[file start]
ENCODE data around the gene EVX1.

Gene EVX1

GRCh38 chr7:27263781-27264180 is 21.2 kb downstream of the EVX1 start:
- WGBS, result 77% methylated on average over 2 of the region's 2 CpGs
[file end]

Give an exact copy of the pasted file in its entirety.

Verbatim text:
ENCODE data around the gene EVX1.

Gene EVX1

GRCh38 chr7:27263781-27264180 is 21.2 kb downstream of the EVX1 start:
- WGBS, result 77% methylated on average over 2 of the region's 2 CpGs